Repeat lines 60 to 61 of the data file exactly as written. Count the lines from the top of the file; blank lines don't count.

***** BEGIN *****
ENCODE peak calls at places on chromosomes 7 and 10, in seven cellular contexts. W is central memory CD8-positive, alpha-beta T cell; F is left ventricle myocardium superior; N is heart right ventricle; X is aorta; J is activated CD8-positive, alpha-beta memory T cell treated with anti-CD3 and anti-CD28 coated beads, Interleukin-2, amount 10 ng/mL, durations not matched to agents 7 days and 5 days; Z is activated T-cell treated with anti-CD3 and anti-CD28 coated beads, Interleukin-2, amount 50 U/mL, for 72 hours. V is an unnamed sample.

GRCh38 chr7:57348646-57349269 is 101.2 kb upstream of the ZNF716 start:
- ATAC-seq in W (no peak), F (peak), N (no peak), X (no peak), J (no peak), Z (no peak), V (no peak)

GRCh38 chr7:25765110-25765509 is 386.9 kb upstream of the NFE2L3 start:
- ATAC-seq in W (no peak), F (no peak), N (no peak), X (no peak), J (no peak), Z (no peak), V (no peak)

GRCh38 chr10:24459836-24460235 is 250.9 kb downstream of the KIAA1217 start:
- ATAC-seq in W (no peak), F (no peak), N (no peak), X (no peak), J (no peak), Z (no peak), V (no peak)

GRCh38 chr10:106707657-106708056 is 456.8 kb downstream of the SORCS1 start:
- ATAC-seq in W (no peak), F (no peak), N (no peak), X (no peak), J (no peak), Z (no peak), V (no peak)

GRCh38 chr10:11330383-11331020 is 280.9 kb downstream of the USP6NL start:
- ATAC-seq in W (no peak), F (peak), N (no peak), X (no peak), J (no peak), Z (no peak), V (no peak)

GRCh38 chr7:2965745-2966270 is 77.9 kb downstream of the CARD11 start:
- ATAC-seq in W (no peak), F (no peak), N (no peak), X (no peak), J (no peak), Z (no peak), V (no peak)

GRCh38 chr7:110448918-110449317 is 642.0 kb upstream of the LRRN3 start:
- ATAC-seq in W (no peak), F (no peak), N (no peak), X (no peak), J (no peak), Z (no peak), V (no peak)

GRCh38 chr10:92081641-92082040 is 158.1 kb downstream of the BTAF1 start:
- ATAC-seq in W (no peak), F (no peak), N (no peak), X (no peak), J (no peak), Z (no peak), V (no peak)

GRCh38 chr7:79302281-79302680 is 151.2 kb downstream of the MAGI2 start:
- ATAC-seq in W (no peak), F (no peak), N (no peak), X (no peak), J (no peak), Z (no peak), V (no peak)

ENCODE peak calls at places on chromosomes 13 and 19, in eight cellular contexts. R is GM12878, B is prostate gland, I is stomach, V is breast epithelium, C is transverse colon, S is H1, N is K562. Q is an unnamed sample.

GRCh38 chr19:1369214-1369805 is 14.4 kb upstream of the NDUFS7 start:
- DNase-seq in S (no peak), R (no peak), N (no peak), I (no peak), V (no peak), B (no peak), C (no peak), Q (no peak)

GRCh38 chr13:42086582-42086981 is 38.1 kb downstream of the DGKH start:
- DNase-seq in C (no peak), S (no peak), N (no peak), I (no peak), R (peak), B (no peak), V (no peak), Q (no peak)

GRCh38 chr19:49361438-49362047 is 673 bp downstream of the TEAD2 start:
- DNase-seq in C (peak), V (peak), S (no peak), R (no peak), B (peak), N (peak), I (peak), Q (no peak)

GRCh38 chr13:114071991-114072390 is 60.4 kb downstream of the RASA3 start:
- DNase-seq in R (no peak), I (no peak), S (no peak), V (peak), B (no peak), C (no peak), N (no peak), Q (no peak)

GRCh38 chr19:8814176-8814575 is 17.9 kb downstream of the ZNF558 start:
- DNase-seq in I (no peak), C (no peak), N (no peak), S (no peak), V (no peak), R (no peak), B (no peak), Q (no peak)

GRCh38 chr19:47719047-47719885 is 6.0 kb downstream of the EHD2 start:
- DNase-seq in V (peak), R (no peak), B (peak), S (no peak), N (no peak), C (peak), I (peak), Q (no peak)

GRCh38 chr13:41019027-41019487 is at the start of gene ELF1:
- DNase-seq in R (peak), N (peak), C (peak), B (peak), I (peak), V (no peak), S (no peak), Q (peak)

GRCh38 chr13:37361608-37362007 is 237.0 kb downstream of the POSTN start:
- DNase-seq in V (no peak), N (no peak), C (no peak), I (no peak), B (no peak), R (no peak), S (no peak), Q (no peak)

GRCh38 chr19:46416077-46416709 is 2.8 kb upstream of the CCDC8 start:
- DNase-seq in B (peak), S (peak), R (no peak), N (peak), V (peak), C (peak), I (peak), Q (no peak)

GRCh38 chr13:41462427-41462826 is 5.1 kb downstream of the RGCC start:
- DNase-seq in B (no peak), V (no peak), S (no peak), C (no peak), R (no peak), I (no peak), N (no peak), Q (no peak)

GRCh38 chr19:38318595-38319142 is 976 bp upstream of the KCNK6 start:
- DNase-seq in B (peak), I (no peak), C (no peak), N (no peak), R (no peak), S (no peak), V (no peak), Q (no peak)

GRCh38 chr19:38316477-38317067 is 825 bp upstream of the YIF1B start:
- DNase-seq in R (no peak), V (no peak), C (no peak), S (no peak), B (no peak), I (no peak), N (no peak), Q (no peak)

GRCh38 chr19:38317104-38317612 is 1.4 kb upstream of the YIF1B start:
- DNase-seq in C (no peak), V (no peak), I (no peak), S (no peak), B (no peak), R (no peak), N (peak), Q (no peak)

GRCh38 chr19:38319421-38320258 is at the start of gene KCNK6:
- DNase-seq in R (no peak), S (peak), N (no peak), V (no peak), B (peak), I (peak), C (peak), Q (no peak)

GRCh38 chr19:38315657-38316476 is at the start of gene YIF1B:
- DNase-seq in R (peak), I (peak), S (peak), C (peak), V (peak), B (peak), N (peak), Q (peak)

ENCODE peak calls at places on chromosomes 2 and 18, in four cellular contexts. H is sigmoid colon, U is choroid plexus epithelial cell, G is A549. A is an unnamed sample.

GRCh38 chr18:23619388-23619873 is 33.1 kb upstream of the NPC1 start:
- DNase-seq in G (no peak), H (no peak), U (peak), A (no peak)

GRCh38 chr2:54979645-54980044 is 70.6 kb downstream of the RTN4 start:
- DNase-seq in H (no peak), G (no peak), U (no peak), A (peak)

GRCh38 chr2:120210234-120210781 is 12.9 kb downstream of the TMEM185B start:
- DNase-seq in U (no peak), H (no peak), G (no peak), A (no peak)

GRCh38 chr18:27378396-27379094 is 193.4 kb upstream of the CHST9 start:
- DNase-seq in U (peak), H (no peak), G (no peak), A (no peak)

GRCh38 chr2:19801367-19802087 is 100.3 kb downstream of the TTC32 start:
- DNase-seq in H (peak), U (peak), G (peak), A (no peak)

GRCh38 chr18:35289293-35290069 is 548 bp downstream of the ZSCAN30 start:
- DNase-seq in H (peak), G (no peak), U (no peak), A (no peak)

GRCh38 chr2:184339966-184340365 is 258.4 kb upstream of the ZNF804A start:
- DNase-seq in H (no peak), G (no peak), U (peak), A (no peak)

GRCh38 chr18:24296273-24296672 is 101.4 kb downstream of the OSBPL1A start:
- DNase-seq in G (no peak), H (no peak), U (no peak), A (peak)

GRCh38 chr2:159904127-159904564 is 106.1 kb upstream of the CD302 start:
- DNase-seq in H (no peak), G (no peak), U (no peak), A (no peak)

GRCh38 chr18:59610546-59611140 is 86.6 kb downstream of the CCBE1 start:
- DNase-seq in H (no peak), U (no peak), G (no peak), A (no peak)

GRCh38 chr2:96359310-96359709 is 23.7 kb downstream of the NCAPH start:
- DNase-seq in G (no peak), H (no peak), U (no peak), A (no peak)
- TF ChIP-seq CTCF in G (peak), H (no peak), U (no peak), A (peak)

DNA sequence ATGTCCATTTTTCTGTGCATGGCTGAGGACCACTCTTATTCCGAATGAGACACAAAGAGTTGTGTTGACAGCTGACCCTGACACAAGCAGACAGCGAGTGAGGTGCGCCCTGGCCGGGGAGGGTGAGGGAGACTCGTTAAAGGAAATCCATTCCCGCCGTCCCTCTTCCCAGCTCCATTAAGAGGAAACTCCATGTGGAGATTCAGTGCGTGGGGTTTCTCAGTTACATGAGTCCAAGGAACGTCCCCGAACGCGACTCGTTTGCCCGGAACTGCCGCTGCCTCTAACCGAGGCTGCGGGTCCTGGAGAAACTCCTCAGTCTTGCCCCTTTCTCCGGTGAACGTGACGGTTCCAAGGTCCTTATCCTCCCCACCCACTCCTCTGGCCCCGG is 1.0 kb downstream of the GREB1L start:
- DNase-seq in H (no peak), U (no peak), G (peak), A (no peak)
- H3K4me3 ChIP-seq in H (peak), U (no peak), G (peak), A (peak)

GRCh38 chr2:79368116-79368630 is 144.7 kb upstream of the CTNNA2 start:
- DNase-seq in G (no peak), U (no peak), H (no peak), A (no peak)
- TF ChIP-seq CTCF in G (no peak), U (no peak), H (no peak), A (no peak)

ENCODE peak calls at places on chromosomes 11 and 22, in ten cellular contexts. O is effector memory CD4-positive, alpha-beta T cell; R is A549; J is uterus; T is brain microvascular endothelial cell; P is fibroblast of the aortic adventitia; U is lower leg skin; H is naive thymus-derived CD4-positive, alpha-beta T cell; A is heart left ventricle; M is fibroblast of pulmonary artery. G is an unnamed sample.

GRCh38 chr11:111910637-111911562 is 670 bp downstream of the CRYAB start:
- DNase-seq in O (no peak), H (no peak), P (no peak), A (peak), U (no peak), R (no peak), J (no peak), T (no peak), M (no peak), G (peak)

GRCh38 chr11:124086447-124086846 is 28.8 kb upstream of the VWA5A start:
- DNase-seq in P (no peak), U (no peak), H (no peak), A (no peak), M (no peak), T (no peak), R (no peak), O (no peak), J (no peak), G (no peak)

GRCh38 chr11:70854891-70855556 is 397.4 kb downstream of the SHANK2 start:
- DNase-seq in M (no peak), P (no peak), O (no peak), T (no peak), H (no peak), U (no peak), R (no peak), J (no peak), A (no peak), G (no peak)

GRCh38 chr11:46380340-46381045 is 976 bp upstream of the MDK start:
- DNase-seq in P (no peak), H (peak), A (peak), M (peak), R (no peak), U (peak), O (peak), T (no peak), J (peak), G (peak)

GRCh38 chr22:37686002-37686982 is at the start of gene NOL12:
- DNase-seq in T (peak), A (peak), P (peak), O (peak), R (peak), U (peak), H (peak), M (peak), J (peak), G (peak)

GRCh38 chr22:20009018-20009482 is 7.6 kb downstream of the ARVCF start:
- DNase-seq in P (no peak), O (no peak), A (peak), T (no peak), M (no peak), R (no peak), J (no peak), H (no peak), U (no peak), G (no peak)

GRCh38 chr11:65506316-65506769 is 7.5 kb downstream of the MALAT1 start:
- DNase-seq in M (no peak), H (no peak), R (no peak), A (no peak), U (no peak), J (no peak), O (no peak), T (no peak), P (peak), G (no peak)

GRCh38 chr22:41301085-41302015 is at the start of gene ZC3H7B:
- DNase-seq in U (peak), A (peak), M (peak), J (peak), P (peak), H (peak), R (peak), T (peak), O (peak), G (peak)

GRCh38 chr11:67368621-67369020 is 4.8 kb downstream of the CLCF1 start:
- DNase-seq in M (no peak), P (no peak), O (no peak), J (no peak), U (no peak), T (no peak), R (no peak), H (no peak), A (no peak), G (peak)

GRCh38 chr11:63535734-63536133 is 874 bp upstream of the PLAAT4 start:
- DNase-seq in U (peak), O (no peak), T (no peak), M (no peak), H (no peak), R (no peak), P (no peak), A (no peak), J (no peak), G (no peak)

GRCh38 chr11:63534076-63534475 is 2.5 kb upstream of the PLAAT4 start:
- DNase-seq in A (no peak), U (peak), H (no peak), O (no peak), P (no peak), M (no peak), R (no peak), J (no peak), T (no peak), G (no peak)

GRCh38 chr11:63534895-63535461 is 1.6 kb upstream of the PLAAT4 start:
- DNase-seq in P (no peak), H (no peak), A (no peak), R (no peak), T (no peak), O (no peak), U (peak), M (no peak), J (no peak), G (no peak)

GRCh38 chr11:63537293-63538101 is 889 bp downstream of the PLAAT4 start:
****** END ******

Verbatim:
GRCh38 chr2:19801367-19802087 is 100.3 kb downstream of the TTC32 start:
- DNase-seq in H (peak), U (peak), G (peak), A (no peak)